In England, the news of the great victory was enthusiastically received. One hundred and sixty Scottish flags were hung up in Westminster Hall, and Parliament ordered that a medal, known as the ‘Dunbar Medal,’ the first war medal granted to an English army, should bear Cromwell’s likeness on one side. Against this glorifying of himself Cromwell protested in vain, but for all that he could say, his own lineaments were not excluded. His work in Scotland was however far from being accomplished. The victory of Dunbar was in time followed by the surrender of Edinburgh Castle, brought about, it is said, by the treachery of the governor; but it was in vain that the conqueror attempted to win over the extreme Covenanters who held out in the west under Strachan and Ker, and in the end he had to send Lambert against them. Lambert fell upon them at Hamilton and broke their power of resistance.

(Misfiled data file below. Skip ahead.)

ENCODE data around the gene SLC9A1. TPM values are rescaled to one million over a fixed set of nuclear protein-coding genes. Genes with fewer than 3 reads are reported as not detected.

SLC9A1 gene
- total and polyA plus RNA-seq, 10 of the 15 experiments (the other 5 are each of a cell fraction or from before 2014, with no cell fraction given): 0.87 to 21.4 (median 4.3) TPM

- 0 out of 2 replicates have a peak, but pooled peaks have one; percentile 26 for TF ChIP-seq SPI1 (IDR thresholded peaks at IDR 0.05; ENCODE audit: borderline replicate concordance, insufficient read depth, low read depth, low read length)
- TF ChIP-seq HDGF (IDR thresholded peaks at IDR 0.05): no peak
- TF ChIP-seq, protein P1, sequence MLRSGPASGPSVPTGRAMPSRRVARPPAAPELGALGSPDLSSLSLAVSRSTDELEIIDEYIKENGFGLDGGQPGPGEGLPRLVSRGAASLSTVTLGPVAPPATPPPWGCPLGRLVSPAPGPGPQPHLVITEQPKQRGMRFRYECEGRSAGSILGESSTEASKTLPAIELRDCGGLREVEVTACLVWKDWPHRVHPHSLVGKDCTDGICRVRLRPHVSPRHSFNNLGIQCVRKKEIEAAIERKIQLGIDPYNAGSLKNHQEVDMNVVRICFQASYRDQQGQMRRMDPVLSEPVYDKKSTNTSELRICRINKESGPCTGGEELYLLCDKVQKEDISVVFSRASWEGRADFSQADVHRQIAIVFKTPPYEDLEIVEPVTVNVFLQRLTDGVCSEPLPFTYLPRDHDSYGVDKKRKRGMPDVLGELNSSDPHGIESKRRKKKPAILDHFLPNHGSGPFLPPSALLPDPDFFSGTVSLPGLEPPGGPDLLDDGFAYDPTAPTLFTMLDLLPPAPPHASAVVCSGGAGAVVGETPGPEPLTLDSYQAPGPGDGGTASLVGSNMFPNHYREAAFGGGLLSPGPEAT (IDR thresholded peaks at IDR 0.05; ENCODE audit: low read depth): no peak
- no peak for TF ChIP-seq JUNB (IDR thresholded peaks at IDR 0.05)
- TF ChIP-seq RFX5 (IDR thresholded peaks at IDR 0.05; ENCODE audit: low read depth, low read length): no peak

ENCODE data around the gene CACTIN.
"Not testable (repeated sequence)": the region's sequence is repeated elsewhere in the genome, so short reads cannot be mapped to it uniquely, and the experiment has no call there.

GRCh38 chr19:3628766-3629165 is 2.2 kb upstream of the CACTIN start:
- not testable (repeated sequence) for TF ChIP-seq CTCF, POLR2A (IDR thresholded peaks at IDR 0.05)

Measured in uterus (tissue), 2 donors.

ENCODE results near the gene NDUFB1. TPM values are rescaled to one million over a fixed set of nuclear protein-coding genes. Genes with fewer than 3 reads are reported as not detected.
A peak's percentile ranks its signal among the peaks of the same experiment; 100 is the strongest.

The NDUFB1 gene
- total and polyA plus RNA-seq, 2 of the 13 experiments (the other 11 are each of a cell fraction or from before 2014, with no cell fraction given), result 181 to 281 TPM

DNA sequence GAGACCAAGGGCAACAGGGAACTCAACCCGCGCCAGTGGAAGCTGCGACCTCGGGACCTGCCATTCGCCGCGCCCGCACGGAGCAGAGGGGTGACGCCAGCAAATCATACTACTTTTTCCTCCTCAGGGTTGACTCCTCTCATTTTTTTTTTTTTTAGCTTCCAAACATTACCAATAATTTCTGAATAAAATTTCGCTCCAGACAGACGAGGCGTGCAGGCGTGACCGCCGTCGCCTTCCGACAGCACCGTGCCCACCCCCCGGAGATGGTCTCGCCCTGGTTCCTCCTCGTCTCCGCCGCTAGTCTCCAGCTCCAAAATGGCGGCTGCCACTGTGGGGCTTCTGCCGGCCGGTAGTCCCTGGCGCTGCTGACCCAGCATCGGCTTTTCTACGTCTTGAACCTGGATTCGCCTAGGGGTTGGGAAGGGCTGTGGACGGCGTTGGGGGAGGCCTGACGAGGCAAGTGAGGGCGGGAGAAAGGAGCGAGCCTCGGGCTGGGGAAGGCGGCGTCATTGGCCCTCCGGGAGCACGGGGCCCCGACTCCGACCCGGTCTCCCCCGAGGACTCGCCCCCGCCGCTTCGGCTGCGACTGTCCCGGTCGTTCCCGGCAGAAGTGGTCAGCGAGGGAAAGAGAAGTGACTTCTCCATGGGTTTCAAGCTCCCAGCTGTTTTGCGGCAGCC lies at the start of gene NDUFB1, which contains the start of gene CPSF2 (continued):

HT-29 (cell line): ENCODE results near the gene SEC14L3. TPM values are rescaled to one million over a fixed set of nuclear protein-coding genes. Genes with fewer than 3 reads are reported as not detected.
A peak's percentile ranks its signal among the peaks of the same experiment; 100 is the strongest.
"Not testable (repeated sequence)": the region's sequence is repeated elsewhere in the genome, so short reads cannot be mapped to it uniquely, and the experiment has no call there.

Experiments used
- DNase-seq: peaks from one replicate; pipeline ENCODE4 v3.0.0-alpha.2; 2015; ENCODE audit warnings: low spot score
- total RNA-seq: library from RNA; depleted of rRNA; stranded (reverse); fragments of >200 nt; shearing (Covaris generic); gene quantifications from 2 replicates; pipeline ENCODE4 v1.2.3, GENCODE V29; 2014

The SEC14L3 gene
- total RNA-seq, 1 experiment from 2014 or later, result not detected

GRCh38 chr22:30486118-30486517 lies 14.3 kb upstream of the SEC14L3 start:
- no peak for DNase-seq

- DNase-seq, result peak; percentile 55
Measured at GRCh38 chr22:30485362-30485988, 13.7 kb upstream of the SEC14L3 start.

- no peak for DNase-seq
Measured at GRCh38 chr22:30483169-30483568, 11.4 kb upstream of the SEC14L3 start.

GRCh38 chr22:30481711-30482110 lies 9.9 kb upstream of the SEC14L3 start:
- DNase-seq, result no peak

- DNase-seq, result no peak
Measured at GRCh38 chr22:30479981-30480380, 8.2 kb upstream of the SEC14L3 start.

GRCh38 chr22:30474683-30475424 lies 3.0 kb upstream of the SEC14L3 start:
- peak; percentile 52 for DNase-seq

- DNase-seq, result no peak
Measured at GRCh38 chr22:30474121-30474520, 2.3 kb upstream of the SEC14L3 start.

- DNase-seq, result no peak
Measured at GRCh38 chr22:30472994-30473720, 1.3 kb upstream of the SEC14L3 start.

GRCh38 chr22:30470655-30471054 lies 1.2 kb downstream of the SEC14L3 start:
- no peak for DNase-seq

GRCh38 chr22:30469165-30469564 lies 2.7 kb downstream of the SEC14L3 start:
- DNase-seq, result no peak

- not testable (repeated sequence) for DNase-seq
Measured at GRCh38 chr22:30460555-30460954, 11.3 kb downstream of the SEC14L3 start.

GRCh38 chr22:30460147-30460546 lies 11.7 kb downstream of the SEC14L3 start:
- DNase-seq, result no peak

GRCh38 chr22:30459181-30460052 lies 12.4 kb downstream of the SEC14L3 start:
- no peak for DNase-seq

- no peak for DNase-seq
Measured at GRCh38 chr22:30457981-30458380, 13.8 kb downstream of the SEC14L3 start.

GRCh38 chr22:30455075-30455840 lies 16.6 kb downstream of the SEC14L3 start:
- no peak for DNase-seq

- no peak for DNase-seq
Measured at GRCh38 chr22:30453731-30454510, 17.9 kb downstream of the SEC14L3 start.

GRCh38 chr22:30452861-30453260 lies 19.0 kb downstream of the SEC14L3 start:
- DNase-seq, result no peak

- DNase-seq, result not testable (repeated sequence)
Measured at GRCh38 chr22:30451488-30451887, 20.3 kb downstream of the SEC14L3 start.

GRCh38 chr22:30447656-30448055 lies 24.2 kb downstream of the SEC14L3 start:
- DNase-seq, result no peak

In the meantime, the tendency to resist the pretensions of the clergy was slowly making its way.

On January I, 1651, Charles was duly crowned at Scone, swearing not only to approve of the Covenants in Scotland, but to give his Royal assent to acts and ordinances of Parliament, passed and to be passed, enjoining the same in his other dominions. The young King protested his sincerity and begged the Ministers present to show him so much favour as ‘that if in any time coming they did hear or see him breaking that Covenant, they would tell him of it, and put him in mind of his oath’. For all that, Charles was busily undermining the party of the Covenant. One by one the leaders of the Hamilton party

_ Hamilton himself—a brother of the Duke who had